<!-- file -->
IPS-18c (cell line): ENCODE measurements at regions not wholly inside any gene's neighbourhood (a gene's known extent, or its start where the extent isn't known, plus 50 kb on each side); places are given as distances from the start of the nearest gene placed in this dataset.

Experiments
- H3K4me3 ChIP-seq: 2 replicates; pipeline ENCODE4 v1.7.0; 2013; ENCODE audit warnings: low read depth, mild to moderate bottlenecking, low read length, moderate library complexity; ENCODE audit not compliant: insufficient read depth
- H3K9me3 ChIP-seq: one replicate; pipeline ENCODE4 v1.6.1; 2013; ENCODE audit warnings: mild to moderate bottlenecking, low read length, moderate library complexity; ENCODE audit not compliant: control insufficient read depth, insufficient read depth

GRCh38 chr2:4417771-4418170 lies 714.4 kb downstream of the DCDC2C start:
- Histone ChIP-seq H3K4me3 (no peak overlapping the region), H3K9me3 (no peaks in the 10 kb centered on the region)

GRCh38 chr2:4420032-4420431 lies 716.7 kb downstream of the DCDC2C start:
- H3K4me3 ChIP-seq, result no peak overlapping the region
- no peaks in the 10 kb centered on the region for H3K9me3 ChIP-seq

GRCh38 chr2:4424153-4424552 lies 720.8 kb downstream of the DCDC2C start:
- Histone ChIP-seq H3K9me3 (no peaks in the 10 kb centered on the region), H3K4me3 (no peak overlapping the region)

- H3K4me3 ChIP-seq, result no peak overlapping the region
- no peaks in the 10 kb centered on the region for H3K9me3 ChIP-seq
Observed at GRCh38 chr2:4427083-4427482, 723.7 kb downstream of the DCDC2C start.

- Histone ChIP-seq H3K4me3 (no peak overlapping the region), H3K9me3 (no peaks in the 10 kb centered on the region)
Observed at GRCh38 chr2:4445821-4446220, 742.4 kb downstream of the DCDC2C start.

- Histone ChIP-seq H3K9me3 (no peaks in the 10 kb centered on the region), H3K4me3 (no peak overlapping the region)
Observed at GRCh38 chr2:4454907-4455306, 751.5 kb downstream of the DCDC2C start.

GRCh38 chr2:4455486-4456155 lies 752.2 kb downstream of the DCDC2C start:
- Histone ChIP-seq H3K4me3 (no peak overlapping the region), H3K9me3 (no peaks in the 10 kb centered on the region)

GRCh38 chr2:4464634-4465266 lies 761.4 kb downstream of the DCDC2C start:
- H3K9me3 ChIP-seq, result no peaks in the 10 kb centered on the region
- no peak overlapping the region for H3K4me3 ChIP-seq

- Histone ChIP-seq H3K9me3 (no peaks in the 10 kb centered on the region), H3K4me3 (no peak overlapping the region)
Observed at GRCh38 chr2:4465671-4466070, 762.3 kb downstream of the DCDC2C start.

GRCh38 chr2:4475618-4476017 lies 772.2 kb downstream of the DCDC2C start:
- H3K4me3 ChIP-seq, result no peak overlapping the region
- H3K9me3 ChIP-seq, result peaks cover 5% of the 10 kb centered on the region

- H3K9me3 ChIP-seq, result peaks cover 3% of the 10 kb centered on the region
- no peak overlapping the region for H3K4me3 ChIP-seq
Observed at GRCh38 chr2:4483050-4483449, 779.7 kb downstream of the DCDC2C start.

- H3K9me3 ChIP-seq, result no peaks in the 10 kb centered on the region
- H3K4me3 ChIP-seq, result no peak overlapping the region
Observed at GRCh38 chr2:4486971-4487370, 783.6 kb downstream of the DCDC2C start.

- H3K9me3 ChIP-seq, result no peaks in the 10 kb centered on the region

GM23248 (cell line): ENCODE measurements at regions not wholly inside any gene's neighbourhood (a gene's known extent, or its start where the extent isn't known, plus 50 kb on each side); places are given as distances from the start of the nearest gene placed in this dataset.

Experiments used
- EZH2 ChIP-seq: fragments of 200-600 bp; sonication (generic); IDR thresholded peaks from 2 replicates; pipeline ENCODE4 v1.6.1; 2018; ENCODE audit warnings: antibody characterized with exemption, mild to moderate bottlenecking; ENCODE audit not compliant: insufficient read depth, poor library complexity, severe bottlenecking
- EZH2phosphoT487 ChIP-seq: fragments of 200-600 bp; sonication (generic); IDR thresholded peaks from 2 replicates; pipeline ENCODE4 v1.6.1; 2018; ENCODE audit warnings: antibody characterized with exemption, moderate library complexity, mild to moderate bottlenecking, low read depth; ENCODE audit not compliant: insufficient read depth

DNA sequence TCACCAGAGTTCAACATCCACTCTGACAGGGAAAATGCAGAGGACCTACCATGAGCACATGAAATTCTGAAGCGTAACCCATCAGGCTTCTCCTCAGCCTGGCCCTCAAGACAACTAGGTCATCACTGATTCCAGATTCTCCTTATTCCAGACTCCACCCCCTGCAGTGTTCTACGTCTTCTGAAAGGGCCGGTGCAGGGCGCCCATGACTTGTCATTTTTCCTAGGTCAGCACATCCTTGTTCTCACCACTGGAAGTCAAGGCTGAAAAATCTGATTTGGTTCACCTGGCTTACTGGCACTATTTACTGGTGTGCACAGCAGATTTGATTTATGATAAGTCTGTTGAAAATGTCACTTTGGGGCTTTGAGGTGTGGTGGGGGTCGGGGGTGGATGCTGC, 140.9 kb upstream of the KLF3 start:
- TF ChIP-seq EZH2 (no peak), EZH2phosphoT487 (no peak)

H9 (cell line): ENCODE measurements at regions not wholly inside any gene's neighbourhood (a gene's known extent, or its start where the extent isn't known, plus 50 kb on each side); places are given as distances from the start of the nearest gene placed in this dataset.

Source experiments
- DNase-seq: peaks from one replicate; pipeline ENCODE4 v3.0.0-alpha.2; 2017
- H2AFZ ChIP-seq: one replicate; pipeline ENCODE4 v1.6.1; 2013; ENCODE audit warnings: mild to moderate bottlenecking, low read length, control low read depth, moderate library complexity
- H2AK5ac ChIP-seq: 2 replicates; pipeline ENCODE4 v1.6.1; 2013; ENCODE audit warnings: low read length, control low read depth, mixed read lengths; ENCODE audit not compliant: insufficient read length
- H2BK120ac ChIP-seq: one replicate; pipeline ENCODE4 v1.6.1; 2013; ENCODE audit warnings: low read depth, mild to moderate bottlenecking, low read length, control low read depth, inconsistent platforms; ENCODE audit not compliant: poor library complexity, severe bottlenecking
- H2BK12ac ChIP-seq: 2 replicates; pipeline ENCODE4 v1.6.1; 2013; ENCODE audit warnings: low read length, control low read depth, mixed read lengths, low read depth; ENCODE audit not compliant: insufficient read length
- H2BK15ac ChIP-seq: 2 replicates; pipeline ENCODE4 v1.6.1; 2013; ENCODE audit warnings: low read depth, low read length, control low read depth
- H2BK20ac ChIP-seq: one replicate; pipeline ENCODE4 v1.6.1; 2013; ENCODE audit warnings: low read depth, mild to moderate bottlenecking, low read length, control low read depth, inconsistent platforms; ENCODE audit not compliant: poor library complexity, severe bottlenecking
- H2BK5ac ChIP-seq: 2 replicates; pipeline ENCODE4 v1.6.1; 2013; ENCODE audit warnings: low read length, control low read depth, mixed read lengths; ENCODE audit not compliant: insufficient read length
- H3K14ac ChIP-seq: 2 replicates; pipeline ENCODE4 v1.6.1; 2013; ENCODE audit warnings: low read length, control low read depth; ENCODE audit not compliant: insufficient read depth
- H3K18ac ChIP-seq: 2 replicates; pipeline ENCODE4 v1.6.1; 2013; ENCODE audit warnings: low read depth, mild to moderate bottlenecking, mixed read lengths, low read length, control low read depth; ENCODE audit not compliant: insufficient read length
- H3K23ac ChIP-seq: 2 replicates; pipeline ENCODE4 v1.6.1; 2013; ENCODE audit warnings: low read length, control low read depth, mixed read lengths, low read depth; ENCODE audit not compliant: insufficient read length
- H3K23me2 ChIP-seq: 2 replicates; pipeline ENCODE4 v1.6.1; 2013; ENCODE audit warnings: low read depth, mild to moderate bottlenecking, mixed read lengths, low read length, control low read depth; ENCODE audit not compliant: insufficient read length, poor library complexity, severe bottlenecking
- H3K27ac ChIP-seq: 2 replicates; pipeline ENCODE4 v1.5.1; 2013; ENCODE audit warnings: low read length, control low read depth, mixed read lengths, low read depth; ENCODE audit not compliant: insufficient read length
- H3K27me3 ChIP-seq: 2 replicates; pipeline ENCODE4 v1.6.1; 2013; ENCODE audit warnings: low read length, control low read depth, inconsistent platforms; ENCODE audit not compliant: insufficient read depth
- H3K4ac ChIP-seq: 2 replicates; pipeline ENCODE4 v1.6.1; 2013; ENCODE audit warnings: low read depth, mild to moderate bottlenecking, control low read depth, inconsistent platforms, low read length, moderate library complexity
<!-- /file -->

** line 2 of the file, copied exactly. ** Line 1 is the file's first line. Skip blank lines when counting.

Experiments